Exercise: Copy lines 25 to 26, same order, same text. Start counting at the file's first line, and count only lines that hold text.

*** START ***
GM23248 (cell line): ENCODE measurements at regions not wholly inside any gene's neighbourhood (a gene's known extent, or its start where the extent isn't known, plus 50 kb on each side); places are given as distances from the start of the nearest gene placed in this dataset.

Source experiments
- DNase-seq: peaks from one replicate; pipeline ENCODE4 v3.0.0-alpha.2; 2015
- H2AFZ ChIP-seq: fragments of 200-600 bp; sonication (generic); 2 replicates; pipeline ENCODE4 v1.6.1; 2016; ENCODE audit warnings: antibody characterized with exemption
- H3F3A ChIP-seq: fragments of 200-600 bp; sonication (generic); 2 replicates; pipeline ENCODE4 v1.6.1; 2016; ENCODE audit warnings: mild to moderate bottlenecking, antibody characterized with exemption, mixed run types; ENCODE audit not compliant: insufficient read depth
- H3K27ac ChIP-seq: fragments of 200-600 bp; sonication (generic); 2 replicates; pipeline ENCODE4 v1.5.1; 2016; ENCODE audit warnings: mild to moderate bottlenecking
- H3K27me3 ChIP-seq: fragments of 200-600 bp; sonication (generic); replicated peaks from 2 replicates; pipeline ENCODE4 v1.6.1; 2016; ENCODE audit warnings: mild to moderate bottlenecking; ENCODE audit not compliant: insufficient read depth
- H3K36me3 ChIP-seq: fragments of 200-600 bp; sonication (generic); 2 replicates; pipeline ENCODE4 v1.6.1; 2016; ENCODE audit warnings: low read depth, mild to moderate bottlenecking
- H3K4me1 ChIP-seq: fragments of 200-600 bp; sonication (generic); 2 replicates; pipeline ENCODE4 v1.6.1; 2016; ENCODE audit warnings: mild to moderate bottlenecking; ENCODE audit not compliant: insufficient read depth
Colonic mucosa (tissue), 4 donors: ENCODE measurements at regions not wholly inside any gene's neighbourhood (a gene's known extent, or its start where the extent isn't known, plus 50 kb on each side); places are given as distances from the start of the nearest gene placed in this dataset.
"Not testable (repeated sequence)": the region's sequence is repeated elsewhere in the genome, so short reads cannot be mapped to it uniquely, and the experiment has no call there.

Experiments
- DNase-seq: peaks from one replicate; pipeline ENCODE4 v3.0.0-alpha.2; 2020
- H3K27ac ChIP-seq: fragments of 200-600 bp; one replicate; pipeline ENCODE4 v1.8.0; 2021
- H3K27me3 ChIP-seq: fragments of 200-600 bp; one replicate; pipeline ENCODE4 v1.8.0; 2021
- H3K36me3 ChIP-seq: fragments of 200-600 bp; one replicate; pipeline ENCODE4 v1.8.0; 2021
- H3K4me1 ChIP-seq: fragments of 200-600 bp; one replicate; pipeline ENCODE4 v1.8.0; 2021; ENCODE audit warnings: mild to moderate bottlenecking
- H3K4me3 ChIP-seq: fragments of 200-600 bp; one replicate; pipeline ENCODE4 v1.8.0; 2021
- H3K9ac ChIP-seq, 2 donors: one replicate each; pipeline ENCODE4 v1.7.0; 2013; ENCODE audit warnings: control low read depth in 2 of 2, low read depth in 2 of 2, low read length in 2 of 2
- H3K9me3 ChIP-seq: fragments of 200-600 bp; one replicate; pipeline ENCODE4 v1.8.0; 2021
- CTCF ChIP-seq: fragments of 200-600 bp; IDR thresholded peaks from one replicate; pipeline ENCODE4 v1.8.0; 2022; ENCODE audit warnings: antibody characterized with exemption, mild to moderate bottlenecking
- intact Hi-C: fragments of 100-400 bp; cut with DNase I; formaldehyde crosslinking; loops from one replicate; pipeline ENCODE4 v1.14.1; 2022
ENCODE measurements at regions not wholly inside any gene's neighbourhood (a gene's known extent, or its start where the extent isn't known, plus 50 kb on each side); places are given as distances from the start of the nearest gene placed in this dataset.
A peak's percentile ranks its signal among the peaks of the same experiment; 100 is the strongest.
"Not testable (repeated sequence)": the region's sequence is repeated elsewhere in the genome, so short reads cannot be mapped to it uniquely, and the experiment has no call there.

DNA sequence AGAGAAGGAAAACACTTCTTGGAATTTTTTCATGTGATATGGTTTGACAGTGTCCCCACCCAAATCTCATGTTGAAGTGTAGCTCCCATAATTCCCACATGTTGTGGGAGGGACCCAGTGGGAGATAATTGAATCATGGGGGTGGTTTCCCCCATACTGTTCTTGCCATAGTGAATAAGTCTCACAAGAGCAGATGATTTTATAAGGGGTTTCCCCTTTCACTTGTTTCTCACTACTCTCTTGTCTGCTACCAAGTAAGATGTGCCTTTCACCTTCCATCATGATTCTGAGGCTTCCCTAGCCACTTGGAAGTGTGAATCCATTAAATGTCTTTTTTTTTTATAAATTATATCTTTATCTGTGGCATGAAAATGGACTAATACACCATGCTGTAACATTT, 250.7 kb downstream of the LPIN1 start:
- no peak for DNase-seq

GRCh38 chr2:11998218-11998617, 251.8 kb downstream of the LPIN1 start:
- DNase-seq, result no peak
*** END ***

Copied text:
"Not testable (repeated sequence)": the region's sequence is repeated elsewhere in the genome, so short reads cannot be mapped to it uniquely, and the experiment has no call there.

DNA sequence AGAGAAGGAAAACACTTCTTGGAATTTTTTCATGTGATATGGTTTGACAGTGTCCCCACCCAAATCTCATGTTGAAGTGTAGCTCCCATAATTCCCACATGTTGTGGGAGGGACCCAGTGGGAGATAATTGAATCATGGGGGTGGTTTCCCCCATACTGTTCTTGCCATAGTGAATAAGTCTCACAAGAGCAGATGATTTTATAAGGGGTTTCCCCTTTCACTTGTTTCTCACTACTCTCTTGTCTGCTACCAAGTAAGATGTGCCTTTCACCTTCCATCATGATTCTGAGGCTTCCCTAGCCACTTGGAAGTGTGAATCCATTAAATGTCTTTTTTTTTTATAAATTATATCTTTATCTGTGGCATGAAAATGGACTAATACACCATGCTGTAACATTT, 250.7 kb downstream of the LPIN1 start: